Engineer & Entertain

Ideas I grapple with

A Bit of Fry & Loquendi

Pushing past my predilection for puns, a problem persists with persnickety, pedantic prose promotion.  In general, it is helpful to know common errors in English (or any language you are speaking) so as to be clear and avoid looking like an ass.

Some go to an extreme to point out errors and flaunt rules of 18th century English, rather than accept language as a living, changing, hilarious being.  Grammar Nazis generally cheer and enjoy Weird Al correcting the grammar of common signs, but what change or purpose does the correction bring?

It could be the Department of Transportation was unable to pass the third grade, or it is just as unlikely they are displaying their knowledge of flat adverbs.  In either case, their message of driving slow is quickly and safely conveyed.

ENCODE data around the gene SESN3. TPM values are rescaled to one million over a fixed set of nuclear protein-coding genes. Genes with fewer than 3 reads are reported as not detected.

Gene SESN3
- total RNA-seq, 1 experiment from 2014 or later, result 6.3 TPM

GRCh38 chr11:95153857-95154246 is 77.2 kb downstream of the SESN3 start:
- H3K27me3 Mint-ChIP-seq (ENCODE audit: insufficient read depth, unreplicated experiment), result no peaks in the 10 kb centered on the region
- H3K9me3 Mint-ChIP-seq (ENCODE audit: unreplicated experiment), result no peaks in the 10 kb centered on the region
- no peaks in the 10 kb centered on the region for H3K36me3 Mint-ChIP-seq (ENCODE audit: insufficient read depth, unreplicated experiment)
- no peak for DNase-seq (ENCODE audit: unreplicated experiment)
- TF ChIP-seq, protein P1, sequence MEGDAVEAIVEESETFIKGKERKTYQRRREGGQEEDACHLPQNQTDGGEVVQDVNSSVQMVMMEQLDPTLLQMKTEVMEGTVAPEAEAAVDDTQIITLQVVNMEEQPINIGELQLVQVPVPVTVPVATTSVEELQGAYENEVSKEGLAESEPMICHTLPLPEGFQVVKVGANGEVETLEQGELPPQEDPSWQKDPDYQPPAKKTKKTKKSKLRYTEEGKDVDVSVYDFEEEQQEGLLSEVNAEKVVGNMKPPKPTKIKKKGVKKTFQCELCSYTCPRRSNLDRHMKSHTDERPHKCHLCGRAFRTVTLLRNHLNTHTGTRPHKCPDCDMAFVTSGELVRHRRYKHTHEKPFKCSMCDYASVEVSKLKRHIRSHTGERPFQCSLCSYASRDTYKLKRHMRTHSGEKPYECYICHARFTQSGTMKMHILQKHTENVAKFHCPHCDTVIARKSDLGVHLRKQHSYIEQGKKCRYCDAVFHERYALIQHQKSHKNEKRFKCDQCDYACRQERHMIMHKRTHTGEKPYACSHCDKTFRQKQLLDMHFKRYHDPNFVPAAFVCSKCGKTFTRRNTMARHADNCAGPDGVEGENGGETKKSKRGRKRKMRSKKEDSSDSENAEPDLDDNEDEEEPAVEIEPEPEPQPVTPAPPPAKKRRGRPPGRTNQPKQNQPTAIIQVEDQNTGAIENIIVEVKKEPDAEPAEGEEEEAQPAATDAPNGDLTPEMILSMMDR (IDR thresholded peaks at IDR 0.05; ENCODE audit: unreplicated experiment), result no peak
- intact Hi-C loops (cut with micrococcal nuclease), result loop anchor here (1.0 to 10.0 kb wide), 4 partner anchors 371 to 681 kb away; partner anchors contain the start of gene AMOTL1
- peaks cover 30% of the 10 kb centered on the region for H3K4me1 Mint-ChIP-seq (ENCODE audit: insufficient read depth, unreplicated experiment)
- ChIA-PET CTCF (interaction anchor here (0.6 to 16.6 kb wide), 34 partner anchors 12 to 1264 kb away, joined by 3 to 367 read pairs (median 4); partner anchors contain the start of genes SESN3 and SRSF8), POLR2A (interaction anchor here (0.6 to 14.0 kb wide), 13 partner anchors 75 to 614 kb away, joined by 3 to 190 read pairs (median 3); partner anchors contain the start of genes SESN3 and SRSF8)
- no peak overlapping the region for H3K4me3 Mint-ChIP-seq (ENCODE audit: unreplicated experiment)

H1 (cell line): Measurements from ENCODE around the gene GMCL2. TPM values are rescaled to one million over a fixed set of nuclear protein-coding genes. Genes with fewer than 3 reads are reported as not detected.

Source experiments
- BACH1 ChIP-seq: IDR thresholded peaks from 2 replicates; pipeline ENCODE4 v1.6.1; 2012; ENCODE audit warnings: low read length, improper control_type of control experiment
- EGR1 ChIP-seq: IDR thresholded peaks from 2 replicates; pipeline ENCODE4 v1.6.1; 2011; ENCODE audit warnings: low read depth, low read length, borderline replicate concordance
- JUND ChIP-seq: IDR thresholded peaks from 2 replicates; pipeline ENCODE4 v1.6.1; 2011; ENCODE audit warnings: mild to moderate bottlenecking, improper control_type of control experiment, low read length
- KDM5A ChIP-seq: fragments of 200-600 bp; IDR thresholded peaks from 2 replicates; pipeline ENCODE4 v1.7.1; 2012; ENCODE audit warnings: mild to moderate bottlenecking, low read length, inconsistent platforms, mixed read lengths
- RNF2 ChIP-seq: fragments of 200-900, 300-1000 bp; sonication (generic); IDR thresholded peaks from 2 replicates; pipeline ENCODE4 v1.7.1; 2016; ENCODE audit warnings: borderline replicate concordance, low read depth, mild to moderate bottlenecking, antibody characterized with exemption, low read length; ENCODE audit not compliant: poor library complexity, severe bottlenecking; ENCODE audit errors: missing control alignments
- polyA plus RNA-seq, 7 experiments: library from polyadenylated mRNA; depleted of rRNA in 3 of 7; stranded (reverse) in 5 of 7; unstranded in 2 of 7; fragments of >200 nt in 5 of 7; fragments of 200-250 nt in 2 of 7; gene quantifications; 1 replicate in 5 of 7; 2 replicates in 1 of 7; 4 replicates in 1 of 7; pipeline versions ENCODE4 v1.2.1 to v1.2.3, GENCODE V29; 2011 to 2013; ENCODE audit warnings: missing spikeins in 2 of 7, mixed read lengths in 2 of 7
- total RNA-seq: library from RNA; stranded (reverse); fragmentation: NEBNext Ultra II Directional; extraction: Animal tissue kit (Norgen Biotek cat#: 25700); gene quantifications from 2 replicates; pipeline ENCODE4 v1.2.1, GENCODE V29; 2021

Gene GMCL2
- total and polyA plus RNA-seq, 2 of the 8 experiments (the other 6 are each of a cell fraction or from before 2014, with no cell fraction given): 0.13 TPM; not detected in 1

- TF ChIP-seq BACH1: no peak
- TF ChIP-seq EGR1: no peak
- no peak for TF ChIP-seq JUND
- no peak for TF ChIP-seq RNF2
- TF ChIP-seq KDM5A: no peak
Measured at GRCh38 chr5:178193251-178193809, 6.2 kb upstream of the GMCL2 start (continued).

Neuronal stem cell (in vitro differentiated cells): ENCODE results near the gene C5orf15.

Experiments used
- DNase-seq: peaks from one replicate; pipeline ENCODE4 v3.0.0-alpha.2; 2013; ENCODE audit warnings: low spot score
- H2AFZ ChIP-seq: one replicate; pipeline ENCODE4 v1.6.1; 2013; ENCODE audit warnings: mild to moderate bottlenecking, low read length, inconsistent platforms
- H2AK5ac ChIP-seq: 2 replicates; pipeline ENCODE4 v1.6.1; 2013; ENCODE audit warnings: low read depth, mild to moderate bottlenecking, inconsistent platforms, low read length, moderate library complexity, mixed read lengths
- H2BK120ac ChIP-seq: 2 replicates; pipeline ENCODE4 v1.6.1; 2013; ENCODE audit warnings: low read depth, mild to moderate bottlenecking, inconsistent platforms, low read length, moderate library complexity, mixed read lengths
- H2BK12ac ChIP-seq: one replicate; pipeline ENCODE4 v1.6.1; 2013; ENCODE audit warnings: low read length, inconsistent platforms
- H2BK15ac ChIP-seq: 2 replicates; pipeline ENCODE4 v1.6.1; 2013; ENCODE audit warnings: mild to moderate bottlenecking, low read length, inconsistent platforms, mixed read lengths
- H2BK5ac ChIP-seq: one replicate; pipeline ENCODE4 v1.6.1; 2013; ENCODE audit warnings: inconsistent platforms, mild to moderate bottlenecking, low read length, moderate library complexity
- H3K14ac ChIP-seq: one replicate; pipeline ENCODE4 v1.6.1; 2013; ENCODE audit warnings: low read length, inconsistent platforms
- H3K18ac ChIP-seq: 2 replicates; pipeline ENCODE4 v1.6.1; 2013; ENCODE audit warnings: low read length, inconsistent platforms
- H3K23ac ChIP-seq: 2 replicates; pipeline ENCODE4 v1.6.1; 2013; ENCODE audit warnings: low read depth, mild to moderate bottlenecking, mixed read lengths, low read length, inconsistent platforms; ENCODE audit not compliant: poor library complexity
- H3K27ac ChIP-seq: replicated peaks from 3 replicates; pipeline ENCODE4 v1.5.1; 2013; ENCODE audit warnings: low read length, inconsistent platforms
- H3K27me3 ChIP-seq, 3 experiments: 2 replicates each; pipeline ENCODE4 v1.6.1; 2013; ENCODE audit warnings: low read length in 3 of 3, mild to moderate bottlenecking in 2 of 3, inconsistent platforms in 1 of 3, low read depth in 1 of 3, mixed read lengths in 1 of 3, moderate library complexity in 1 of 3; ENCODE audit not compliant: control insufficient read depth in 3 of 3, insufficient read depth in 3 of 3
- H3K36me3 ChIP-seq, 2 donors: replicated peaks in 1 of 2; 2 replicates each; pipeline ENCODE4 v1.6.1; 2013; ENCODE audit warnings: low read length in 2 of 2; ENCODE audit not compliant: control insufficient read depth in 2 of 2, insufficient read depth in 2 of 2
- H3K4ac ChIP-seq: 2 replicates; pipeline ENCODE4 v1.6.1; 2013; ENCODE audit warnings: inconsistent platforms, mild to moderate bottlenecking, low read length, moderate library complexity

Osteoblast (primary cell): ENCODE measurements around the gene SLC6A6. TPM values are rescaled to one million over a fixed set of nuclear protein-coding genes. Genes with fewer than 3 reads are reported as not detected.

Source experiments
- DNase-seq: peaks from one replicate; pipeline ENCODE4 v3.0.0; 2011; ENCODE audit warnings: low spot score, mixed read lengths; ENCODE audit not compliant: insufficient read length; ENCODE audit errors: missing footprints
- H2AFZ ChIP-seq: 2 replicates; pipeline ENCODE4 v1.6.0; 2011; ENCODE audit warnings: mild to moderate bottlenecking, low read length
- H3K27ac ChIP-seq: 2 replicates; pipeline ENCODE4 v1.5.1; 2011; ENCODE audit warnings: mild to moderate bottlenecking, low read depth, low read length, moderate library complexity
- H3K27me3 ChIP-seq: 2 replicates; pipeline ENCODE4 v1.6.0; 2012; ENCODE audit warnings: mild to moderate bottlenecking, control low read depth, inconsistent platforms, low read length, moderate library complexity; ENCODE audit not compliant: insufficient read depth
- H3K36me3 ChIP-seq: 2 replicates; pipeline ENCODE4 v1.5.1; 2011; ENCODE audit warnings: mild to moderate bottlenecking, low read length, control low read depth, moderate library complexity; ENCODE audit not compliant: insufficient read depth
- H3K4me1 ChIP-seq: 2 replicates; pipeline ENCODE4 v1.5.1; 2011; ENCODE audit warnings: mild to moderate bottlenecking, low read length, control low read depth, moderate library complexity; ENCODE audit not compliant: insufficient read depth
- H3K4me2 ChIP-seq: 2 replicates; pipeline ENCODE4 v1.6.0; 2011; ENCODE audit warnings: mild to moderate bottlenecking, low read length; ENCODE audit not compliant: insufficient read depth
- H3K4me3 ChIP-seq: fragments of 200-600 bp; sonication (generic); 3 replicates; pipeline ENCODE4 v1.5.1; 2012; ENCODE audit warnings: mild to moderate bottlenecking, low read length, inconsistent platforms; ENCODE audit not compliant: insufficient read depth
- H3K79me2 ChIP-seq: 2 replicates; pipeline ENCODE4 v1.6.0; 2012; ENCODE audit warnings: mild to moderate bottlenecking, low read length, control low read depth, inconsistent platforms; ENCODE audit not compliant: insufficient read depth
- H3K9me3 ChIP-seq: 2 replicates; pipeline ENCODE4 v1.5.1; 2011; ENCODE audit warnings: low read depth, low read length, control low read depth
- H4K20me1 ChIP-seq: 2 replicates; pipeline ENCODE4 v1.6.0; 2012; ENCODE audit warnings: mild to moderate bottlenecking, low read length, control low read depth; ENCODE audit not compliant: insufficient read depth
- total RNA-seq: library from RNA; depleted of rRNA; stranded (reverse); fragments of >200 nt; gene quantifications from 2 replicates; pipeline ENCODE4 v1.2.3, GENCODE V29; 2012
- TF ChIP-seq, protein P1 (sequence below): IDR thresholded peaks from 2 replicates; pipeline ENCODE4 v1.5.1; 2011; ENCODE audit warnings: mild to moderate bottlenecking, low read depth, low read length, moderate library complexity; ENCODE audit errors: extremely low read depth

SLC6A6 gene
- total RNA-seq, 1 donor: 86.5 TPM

But I digress, my rhetoric and examples pale to Stephen Fry’s discourse on enjoying language for the sake of enjoying language.  If the previous scripts invoked a feeling of TLDNR, then sit back and enjoy the following video with Fry.


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One thought on “A Bit of Fry & Loquendi

  1. Very nice. I’ll admit that I occasionally pick apart signs, newspapers, blog posts, or damn near any form of written word for misspellings, improperly used punctuation, or better yet some other misuse of language. Stuff like Engrish or The “Blog” of “misused” “quotations” are pretty entertaining. There are times as well that poorly chosen words can make communicating an idea more difficult. It has the unfortunate byproduct of sometimes making the speaker/writer look or sound less educated at times, too. That said, I do find humor in it all, and will readily admit that my own writings are far from perfect.

    But in the end I like the phrase “living and changing” to describe language. If everything was laid out cleanly and unambiguously, half of the fun of improv, puns, and other wordplay would disappear.

    As a very smart linguist once told me, “if the person on the other end gets what you were trying to say, then it’s right”, end of story. I’ve used that to try and help steer myself away from Grammar Naziism.

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